You are going through a divorce, which, of course, is a very traumatic experience for you. And if you have kids, you have to think about how to mitigate the damage for them during this period of adjustment. Here are eight tips to help you and your children during this stressful time.

Don’t disrespect your ex. When your children are within hearing range, don’t say anything bad about your ex. This is their father or mother and no matter what, they love that person even if you don’t anymore. And the same holds true for face-to-face conversations with your ex. It may be a challenge at times, but keep it respectful. Kids do what they see their parents do ten times more than what their parents tell them to do.

Continue activities as a family. Divorce doesn’t have to be the end of a family; it’s just the end of a marriage. Unless or until either of you gets remarried or otherwise occupied, you can keep doing outings together as a family if the divorce was relatively amicable. Maybe not as often as when you were married, but it would benefit your kids to see that their parents are still friends.

When not present, call or write often. What’s the best way to let your kids know you still love them? Stay involved in their lives. Let them know you care about what they’re doing and what’s important to them.

Communicate with your ex directly. Don’t send messages through your kids to your ex, no matter how inconsequential the topic may seem. In this high-tech communication age, it is not difficult at all to converse directly with someone. Using your kids as a buffer or pawn is not fair to them.

Talk about the divorce. It is extremely important to keep the lines of communication open at all times between you and your children. Tell them what to expect and encourage them to talk about their feelings about the divorce or anything else at any time. Don’t let your stress or anxiety get in the way of allowing them to feel safe and comfortable to communicate about their feelings with you.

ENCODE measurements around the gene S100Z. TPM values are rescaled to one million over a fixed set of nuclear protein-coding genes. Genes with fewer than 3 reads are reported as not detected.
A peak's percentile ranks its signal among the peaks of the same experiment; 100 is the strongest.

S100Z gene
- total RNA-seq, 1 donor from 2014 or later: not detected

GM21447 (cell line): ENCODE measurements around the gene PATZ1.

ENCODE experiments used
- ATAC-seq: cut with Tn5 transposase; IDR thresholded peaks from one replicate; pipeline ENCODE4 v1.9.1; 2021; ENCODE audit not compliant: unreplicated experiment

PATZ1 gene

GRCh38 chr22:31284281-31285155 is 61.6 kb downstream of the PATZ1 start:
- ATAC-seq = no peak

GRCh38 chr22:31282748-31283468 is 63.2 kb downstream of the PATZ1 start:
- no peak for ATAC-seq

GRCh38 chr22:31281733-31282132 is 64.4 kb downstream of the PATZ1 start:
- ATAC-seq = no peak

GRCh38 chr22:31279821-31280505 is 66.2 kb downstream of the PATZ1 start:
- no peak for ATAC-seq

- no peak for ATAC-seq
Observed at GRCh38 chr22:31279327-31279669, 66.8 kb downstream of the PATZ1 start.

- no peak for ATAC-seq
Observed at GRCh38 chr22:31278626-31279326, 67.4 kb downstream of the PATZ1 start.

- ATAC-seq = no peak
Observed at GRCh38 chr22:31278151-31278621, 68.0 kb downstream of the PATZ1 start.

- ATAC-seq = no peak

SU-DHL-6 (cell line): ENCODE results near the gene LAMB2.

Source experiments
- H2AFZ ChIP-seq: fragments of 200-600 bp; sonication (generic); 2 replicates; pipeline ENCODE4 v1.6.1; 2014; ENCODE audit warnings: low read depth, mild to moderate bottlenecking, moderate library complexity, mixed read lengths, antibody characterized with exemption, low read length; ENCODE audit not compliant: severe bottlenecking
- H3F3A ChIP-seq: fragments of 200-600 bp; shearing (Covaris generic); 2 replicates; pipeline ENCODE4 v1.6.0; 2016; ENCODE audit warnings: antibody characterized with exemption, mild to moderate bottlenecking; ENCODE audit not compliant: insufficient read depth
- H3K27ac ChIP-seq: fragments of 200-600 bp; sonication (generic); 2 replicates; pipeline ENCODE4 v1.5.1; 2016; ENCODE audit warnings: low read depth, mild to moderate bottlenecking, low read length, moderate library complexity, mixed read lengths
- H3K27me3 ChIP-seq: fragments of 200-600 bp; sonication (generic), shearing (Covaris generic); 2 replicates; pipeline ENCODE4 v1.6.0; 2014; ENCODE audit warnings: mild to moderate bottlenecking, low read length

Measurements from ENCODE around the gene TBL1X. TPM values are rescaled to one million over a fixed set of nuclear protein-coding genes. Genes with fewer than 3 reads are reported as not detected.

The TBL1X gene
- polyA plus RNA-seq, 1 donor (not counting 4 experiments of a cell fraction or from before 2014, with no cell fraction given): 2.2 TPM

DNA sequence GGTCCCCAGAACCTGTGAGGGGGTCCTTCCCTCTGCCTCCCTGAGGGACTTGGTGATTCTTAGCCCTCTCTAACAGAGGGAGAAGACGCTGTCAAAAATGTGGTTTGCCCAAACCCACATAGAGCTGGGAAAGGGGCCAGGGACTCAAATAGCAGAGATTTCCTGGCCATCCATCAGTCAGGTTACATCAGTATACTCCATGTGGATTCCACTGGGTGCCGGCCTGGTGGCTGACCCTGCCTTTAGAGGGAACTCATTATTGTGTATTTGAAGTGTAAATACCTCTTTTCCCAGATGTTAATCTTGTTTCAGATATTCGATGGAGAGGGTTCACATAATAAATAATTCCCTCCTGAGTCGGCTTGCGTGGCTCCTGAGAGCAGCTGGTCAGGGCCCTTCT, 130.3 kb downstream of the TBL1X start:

Give kids journals or coloring pages to express their feelings. Depending on their ages, this can help them work through and vent some of their feelings. Tell them they can share it with you or keep it private, it’s up to them.

Don’t introduce your kids to a new boyfriend/girlfriend. Until it’s serious, keep your social life separate, especially if your divorce or separation is new. Your kids will not be receptive to an outsider for quite some time.

Give your kids more time, not more things. A lot of divorced parents fall into the spoiling trap. They feel guilty or inadequate as parents, so they give their kids more things to try to connect. Don’t. Spend more quality time with them and really be present. Listening to them and asking questions about their interests will show them that you are still there and love them.

While you are being so good to your children and trying to handle your divorce responsibly and respectfully, be sure to take some time to honor and love yourself. You have made a huge decision that will change the course of your life. It took a lot of courage. Here is an inspirational quote to keep in mind from Harriet Beecher Stowe: “Never give up, for that is just the place and time that the tide will turn.”

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